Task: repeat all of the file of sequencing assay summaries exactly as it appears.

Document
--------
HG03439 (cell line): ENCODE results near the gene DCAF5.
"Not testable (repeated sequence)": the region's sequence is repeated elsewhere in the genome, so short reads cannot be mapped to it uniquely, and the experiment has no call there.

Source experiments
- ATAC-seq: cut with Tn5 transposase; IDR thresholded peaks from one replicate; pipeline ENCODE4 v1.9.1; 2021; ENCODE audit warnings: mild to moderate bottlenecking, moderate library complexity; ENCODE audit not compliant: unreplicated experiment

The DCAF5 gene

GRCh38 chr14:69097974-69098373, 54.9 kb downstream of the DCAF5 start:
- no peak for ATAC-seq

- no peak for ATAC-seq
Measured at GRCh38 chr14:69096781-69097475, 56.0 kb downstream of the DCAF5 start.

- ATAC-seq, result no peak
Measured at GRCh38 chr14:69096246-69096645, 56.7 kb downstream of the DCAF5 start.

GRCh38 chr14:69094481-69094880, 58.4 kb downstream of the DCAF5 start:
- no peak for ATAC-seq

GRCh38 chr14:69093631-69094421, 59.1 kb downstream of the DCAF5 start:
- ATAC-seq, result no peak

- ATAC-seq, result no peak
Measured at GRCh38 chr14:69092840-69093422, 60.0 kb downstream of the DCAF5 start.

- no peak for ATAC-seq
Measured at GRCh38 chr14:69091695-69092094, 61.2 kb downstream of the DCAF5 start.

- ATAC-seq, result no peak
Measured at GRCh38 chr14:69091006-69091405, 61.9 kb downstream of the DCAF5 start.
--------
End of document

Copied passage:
HG03439 (cell line): ENCODE results near the gene DCAF5.
"Not testable (repeated sequence)": the region's sequence is repeated elsewhere in the genome, so short reads cannot be mapped to it uniquely, and the experiment has no call there.

Source experiments
- ATAC-seq: cut with Tn5 transposase; IDR thresholded peaks from one replicate; pipeline ENCODE4 v1.9.1; 2021; ENCODE audit warnings: mild to moderate bottlenecking, moderate library complexity; ENCODE audit not compliant: unreplicated experiment

The DCAF5 gene

GRCh38 chr14:69097974-69098373, 54.9 kb downstream of the DCAF5 start:
- no peak for ATAC-seq

- no peak for ATAC-seq
Measured at GRCh38 chr14:69096781-69097475, 56.0 kb downstream of the DCAF5 start.

- ATAC-seq, result no peak
Measured at GRCh38 chr14:69096246-69096645, 56.7 kb downstream of the DCAF5 start.

GRCh38 chr14:69094481-69094880, 58.4 kb downstream of the DCAF5 start:
- no peak for ATAC-seq

GRCh38 chr14:69093631-69094421, 59.1 kb downstream of the DCAF5 start:
- ATAC-seq, result no peak

- ATAC-seq, result no peak
Measured at GRCh38 chr14:69092840-69093422, 60.0 kb downstream of the DCAF5 start.

- no peak for ATAC-seq
Measured at GRCh38 chr14:69091695-69092094, 61.2 kb downstream of the DCAF5 start.

- ATAC-seq, result no peak
Measured at GRCh38 chr14:69091006-69091405, 61.9 kb downstream of the DCAF5 start.